Tracheomalacia after thyroidectomy for retrosternal goitres requiring sternotomy- A myth or reality?

Document Type



Anaesthesia; Cardiothoracic Surgery; Otolaryngology, Head and Neck Surgery


Introduction: Tracheomalacia after thyroidectomy is not well understood. Reports on tracheomalacia are conflicting, with some suggesting a high rate and other large cohorts in which no tracheomalacia is reported. The aim of our study was to assess the incidence and factors associated with tracheomalacia after thyroidectomy in patients with retrosternal goitres requiring sternotomy at a high-volume tertiary care referral centre.
Methods: A longitudinal cohort study was conducted from January 2011 to December 2019. All adult patients who underwent thyroidectomy with sternotomy were included. Tracheomalacia was considered when tracheal rings were soft compared with other parts (proximal or distal) of the trachea and required either tracheostomy or resection with anastomosis. The decision to perform a tracheostomy or to administer continuous or bilevel positive airway pressure postoperatively was made depending on the degree of tracheomalacia. Logistic regression analysis was used to assess factors associated with tracheomalacia.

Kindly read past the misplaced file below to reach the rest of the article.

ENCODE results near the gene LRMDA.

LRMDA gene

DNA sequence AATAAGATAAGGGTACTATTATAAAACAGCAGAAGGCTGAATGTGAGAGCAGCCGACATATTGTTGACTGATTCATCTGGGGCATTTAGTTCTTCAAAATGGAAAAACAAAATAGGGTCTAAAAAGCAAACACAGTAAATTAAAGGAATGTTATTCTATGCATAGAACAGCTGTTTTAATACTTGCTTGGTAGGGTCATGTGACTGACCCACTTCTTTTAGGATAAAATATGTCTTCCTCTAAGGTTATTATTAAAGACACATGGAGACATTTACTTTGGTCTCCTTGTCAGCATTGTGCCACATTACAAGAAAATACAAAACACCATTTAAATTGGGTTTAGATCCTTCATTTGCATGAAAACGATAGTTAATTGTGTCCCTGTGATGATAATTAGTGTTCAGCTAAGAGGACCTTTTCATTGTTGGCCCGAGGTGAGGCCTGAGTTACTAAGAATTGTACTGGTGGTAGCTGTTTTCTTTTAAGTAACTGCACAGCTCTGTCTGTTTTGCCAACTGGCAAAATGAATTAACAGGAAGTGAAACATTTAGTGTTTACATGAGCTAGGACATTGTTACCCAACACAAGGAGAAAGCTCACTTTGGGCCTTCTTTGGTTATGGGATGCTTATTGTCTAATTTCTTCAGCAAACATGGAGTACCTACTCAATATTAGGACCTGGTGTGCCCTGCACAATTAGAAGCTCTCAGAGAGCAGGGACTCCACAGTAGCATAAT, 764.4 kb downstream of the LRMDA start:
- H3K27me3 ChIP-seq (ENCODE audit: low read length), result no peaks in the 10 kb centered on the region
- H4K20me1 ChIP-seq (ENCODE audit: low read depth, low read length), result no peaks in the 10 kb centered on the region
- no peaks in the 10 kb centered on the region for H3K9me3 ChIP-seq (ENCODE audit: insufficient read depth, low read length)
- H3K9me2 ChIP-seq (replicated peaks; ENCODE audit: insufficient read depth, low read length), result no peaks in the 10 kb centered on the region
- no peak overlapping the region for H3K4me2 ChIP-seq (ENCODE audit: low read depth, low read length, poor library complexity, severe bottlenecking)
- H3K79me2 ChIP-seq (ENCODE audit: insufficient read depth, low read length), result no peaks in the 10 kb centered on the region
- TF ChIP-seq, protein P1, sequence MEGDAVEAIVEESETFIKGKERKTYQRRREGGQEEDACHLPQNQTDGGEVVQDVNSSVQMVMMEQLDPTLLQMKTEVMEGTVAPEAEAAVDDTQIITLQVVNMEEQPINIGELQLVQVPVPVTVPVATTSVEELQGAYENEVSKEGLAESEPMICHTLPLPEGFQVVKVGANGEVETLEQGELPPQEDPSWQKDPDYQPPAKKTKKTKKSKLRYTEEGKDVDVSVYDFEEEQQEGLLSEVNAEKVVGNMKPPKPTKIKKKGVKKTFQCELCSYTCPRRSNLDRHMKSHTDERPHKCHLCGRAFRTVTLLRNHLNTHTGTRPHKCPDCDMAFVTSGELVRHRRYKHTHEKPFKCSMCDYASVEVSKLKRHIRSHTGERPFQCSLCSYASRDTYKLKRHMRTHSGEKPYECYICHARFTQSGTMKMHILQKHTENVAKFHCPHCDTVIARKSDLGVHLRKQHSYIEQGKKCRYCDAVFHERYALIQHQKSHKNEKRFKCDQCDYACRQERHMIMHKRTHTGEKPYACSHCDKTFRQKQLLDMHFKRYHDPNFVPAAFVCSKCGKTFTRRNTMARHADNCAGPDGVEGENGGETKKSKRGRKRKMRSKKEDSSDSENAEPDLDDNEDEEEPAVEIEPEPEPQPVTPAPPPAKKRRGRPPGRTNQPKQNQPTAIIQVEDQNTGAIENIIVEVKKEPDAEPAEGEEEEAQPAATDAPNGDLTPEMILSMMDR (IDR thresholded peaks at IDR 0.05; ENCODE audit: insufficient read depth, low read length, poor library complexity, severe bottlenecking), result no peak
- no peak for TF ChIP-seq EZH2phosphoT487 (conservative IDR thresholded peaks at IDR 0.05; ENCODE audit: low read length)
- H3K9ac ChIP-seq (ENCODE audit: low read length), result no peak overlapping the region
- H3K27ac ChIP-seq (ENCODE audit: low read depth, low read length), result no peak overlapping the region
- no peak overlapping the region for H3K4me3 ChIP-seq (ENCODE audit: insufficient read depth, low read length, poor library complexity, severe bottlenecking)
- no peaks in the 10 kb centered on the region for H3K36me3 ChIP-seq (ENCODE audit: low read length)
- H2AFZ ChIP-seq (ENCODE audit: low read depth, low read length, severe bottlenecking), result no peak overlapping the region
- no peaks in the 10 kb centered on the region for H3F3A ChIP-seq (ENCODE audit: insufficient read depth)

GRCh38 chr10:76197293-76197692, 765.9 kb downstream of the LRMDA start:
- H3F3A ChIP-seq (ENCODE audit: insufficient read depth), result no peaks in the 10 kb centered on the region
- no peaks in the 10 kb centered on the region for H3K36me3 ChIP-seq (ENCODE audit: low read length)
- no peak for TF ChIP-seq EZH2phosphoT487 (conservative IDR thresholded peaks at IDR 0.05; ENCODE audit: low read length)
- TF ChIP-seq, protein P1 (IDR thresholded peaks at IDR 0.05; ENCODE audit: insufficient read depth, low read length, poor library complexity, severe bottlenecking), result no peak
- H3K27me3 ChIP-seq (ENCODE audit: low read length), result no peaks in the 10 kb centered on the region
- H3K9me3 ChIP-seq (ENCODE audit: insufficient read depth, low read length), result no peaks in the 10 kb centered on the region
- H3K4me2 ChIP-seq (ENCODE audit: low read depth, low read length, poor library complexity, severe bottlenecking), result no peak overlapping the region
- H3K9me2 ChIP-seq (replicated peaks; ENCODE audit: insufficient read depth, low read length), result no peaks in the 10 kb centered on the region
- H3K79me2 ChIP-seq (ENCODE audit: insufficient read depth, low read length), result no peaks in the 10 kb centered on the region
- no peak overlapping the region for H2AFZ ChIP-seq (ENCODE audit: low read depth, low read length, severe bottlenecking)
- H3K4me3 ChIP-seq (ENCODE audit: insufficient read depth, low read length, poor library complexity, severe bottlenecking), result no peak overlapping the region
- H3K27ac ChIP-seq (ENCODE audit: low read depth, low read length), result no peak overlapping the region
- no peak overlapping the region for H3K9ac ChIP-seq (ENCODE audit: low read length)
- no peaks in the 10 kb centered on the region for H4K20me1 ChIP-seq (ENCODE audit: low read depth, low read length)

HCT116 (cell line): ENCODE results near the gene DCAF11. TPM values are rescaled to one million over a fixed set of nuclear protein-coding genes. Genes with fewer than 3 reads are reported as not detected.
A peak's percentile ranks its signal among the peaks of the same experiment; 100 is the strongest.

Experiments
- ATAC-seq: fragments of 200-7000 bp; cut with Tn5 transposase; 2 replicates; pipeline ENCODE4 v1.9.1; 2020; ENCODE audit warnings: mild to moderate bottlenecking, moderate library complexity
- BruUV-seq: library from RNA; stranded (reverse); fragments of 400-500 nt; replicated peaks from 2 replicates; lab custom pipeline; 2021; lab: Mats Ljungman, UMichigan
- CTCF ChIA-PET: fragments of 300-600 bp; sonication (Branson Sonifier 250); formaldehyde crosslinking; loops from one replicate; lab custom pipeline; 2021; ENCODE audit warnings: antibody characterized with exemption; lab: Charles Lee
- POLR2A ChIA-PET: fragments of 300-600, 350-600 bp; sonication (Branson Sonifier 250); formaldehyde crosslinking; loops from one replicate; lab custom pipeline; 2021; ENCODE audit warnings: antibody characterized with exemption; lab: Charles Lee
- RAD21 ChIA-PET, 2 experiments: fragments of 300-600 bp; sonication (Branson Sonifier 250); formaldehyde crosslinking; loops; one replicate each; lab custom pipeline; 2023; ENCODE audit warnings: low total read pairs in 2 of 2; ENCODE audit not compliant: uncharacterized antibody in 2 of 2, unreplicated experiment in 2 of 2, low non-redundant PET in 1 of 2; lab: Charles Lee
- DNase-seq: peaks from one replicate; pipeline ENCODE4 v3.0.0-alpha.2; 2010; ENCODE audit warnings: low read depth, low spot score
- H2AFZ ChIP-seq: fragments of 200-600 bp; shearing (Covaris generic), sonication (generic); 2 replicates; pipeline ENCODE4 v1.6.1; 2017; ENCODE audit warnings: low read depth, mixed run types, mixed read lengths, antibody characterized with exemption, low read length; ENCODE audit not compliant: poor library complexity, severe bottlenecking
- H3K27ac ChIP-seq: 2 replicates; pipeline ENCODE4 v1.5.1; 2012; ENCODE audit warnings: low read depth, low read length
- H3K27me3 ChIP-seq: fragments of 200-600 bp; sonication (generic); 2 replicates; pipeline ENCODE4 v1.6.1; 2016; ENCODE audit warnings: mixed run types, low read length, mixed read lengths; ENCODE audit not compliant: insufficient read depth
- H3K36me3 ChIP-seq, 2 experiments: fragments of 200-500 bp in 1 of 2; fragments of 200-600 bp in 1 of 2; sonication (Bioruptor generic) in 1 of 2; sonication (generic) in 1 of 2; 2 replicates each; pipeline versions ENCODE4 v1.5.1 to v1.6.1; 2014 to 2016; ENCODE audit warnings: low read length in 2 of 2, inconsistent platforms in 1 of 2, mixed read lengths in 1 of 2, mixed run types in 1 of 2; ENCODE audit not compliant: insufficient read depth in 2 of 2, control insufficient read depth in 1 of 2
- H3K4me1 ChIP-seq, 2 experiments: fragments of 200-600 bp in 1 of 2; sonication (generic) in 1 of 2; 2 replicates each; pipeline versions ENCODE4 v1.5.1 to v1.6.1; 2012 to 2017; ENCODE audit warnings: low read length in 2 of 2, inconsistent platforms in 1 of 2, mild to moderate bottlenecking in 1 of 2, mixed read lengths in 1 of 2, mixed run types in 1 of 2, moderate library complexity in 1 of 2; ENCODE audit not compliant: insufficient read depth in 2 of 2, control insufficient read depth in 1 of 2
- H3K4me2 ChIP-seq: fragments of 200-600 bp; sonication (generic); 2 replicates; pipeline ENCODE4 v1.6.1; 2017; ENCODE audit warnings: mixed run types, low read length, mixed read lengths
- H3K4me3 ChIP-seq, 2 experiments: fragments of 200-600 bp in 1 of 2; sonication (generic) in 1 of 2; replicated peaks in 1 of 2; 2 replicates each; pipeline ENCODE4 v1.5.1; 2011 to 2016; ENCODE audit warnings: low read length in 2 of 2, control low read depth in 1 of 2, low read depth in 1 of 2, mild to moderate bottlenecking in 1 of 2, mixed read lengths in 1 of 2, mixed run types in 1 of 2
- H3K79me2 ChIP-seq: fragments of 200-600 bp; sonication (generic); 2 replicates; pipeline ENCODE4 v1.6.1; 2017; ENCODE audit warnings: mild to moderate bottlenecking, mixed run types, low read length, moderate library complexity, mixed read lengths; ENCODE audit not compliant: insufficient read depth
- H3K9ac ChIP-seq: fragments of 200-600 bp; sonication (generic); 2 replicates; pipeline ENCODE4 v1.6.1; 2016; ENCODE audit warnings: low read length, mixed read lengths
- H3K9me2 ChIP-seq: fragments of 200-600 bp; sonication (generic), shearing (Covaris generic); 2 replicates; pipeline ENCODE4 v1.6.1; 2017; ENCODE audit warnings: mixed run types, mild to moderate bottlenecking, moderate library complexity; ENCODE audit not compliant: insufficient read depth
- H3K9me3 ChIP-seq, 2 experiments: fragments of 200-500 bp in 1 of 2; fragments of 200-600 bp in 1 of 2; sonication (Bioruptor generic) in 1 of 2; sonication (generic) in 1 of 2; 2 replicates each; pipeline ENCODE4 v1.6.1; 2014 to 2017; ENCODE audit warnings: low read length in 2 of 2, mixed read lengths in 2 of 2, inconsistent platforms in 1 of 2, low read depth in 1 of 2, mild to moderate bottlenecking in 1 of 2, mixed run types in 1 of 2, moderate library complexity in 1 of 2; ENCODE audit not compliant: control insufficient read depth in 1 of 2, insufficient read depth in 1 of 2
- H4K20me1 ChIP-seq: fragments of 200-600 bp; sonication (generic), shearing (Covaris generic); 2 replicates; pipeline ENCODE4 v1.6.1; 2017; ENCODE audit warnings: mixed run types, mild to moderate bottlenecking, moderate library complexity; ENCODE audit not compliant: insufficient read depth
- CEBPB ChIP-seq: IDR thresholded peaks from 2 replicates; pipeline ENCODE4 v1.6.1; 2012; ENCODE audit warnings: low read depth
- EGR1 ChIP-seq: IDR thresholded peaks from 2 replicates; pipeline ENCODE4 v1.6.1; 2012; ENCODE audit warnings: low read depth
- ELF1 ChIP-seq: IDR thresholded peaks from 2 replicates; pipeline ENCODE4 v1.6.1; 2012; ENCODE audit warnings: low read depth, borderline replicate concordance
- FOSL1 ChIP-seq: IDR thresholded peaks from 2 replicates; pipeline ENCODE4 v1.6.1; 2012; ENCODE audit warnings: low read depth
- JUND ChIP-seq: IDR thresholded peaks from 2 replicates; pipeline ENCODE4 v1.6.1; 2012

Results: We evaluated 40 patients who underwent thyroidectomy with sternotomy. The mean age of our cohort was 48.7 ± 11.3 years and the population was predominantly female (67.5%). One patient required tracheal resection with anastomosis, and two patients required tracheostomy. Multivariable logistic regression analysis did not reveal any patient- or thyroid-related factor significantly associated with the development of tracheomalacia in our cohort.
Conclusions: The incidence of tracheomalacia after thyroidectomy with sternotomy appears to be very low. However, the occurrence of tracheomalacia after thyroidectomy in cases of large goitre is possible and hence worrisome.

Publication (Name of Journal)

Annals of the Royal College of Surgeons of England